Most birders have heard of a Creasted Caracara. Even non-birders often recognized it from its fame as the national symbol of Mexico, where you can normally find this species. This large charismatic raptor is very closely related to our falcons (in the family: Falconidae) but acts more like a vulture (Cathartidae). So you can imagine my surprise when on Tuesday evening I received a message from Maine birder, Steve Muise, that was titled “MAINE CRESTED CARACARA.” I couldn’t have dialed Steve’s number any faster and soon the word was spread.
A handful of birders were on the scene in Unity, where the bird as originally found, first thing the next morning. Shortly after 6:00am the caracara was relocated but only stayed for about 15 minutes before flying off to the west. One very lucky birder relocated it on the side of the road, ready to devour some fresh painted turtle roadkill. It remained in this area for the next hour and a half before being flushed by the local traffic and has not been relocated since (as of Aug 29th). Here is a checklist with notes from that amazing 1.5 hours: http://ebird.org/ebird/view/checklist?subID=S19587060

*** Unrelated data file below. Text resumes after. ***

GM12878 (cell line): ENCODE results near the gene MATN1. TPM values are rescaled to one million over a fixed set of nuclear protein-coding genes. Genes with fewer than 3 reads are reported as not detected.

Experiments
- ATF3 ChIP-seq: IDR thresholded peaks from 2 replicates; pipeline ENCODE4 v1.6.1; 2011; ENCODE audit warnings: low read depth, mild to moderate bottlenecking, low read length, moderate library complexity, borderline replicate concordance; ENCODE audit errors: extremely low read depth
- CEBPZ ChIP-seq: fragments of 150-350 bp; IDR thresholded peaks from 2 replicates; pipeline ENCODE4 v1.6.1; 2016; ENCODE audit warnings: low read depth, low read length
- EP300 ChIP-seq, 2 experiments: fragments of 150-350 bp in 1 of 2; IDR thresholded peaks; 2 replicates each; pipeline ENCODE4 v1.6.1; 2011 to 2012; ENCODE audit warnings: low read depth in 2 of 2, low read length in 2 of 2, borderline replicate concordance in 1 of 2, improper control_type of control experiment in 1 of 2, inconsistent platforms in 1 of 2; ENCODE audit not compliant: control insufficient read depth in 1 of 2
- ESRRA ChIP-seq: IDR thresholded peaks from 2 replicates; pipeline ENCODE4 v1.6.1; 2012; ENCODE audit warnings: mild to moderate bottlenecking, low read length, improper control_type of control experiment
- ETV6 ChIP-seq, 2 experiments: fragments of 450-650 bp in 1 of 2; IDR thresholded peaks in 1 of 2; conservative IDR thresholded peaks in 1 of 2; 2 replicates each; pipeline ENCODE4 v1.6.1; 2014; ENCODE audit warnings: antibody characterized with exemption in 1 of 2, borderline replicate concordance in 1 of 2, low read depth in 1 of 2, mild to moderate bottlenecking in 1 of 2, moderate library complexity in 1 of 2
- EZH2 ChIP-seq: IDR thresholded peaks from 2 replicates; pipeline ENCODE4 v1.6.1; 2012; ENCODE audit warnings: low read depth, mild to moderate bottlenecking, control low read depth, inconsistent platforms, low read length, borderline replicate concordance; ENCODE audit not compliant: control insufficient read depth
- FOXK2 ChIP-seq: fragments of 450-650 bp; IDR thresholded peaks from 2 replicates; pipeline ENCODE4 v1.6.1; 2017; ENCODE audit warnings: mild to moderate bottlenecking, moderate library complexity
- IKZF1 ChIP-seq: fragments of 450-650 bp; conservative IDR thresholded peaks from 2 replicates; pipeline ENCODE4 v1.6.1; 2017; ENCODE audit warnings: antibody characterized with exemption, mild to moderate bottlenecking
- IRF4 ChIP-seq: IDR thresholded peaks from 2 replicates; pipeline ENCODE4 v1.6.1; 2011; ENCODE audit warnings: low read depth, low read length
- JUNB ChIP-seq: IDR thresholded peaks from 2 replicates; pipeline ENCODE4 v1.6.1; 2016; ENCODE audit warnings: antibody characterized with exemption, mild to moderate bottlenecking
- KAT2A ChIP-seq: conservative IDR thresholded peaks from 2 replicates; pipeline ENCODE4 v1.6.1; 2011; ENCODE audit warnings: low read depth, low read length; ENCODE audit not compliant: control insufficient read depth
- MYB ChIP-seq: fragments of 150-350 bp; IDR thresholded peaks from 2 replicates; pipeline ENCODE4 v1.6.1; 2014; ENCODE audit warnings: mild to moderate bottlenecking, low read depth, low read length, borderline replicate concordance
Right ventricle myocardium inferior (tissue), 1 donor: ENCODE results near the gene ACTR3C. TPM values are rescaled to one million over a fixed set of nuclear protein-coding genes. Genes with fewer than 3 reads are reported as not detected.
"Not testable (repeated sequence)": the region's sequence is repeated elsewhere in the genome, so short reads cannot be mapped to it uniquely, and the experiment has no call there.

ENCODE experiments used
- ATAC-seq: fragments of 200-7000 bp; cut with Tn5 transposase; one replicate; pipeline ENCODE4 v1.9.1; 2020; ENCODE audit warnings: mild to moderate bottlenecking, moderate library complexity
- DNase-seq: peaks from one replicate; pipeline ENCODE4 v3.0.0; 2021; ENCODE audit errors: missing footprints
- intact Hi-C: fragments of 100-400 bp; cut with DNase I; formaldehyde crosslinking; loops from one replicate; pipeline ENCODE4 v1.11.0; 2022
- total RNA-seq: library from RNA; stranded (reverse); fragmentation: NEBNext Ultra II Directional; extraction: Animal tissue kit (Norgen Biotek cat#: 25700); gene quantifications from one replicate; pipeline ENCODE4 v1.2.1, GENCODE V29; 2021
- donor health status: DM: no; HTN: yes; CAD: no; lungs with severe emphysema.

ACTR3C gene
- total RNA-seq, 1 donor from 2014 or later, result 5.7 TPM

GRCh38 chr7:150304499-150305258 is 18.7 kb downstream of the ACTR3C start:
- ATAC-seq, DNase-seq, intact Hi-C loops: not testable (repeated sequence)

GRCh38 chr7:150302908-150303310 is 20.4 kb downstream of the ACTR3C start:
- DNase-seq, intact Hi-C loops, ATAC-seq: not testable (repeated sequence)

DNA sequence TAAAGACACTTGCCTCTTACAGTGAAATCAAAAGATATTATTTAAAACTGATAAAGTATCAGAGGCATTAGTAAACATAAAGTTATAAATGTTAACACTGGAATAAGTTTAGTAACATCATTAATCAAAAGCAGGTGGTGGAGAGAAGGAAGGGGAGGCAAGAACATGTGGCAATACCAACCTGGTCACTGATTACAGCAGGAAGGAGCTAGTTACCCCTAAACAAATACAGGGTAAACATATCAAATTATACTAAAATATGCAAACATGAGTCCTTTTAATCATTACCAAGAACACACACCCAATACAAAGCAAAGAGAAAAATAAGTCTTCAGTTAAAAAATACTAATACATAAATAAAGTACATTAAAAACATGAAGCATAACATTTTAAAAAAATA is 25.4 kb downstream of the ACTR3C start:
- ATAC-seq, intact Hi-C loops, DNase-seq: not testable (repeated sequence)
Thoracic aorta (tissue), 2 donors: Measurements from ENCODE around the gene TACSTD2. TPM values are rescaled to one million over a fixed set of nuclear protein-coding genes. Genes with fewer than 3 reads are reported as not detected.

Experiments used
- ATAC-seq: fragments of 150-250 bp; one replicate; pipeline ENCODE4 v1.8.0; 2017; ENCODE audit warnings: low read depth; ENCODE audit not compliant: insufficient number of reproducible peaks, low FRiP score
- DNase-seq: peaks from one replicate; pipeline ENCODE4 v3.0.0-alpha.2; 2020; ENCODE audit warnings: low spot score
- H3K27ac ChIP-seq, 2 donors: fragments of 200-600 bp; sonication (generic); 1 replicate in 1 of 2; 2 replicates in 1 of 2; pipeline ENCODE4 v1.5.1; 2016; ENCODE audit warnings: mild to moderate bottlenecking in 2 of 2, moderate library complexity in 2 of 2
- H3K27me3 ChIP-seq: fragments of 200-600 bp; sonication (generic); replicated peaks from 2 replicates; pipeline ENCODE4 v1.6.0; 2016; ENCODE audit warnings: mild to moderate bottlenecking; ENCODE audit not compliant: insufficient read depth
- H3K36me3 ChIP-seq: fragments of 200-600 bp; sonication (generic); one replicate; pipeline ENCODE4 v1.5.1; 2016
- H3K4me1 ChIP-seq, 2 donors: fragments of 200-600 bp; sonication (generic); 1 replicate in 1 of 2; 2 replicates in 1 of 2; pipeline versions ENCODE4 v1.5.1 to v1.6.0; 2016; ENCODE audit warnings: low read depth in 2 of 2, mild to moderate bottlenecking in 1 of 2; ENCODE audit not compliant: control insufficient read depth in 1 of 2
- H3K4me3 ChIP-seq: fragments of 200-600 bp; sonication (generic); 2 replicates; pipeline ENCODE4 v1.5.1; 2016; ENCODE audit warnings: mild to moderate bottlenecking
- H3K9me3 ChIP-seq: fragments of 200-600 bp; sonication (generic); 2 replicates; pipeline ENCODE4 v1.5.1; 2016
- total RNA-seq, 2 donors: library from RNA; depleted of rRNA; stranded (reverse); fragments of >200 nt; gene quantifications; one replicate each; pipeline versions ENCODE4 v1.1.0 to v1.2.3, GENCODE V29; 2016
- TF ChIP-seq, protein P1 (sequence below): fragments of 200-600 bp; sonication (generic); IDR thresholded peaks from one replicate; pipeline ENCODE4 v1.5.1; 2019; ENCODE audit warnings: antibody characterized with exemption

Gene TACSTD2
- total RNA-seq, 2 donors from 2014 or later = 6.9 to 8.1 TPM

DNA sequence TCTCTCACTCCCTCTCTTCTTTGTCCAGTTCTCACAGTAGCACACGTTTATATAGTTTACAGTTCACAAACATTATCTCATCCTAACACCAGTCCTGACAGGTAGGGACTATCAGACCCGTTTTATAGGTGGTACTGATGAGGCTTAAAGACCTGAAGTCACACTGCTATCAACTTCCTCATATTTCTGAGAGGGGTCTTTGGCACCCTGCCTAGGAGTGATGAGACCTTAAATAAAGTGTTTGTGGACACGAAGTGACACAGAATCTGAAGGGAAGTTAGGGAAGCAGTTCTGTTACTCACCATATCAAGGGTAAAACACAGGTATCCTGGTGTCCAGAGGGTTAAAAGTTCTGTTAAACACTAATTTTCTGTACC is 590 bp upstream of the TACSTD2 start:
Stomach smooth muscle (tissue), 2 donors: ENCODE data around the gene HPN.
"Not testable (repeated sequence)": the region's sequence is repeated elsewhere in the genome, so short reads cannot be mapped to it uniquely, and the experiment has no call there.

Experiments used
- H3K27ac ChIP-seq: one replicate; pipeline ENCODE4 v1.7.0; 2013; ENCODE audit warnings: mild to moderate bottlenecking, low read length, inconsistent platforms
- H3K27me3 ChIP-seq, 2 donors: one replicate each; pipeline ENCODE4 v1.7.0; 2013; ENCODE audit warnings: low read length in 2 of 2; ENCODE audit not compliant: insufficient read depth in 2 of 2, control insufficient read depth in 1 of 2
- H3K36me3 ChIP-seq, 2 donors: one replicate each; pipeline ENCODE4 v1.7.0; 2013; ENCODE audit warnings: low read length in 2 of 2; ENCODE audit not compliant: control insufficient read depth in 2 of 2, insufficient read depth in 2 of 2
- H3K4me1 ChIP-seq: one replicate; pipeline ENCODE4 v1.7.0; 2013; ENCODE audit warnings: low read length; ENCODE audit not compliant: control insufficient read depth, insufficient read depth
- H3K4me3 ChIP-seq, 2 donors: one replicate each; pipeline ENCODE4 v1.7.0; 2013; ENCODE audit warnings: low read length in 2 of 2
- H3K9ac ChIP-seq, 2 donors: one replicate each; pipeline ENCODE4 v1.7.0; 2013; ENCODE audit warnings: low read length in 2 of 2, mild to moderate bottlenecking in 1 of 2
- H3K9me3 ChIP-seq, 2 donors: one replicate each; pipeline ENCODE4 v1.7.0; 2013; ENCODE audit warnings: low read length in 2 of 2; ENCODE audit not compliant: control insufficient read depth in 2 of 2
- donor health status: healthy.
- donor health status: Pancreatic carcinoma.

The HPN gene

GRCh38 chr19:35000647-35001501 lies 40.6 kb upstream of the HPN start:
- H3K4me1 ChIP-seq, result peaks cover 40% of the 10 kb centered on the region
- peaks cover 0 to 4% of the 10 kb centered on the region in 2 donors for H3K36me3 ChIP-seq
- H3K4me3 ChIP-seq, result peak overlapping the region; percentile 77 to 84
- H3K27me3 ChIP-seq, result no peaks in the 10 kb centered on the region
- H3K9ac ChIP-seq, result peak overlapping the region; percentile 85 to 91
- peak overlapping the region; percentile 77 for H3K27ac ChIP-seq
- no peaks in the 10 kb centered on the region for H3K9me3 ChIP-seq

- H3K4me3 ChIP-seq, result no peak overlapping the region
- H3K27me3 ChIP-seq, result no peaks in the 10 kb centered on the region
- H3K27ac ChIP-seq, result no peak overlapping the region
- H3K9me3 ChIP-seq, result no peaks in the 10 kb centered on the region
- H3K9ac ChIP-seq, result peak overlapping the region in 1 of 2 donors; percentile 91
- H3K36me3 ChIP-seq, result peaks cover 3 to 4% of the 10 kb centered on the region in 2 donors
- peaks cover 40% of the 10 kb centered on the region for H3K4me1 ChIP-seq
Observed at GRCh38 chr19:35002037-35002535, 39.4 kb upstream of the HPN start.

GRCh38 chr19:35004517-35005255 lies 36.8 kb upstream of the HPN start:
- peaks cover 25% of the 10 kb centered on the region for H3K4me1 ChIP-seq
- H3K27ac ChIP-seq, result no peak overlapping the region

This is the first record for the species in Maine and seems incredibly improbable given this species normal range, however the is some precedence of this species making it to the northeast. In fact, Massachusetts has two previous records: 1-9 Jan 1999 in Middleboro and 14 May 2007 in West Tisbury. New Jersey had one in West Windsor on 8-13 Sep 2012. Even further north of us, a Crested Caracara was seen roaming around Nova Scotia for 9 months from the spring of 2013 through the winter of 2014. Though the provenance may never be truly know, it seems perfectly likely that these birds are naturally occurring vagrants.
A Maine native, Doug grew up in Hollis and graduated from the University of Maine in 2011. Throughout college Doug worked at Scarborough Marsh Audubon Center and was hired as Maine Audubon’s staff naturalist in the summer of 2013, a long time “dream job.” In his free time, Doug volunteers as one of Maine’s eBird reviewers, is the owner and moderator of the ‘Maine-birds’ listserv and serves as York County Audubon board member and Secretary of the Maine Bird Records Committee.